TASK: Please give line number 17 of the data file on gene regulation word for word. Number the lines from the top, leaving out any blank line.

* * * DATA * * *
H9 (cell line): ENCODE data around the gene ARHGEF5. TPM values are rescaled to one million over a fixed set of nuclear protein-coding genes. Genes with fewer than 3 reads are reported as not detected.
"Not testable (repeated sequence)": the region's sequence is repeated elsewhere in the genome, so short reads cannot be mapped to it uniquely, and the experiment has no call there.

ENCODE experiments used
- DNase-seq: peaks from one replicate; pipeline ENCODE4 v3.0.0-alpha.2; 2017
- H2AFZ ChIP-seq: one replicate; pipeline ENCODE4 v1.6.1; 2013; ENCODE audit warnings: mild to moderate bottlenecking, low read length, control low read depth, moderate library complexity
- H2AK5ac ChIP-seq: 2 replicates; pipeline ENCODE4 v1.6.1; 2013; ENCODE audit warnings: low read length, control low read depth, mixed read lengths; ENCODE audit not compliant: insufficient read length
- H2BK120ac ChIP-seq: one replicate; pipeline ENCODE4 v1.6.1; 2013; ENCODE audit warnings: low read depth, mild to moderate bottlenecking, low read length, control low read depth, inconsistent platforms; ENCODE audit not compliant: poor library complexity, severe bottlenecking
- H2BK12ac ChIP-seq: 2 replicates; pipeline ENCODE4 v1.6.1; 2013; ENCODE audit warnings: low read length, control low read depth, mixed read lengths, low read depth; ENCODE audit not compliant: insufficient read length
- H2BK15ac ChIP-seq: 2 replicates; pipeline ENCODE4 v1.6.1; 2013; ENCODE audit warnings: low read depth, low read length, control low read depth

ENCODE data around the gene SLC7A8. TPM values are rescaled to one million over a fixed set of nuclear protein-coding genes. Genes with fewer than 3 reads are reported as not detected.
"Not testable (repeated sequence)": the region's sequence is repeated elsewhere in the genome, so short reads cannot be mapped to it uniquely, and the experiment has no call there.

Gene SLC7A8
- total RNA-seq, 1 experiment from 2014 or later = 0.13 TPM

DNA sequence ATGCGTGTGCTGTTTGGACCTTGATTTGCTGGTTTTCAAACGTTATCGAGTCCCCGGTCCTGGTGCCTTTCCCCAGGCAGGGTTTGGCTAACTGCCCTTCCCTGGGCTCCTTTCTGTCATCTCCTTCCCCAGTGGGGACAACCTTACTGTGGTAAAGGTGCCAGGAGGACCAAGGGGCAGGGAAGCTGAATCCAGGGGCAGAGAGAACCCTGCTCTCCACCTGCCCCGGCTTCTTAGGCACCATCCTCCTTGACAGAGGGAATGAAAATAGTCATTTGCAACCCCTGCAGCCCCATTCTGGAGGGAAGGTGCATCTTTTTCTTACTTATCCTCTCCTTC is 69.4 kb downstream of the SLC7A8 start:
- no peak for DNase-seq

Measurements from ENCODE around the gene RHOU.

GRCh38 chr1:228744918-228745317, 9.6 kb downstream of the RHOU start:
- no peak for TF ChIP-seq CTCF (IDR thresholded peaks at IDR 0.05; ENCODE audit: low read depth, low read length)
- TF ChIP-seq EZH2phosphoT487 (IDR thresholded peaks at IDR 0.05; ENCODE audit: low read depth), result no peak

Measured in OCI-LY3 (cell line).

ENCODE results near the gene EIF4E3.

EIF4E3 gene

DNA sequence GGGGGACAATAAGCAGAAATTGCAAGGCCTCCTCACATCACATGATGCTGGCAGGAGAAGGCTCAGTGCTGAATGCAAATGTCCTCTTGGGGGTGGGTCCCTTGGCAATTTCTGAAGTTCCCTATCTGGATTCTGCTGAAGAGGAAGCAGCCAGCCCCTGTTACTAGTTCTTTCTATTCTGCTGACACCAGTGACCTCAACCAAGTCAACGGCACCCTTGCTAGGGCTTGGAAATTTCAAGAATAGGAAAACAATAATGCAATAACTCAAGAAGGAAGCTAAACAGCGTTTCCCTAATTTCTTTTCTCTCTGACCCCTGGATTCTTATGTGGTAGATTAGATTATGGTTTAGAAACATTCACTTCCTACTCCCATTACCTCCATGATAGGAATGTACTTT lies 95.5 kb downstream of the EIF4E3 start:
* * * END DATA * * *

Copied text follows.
GRCh38 chr1:228744918-228745317, 9.6 kb downstream of the RHOU start: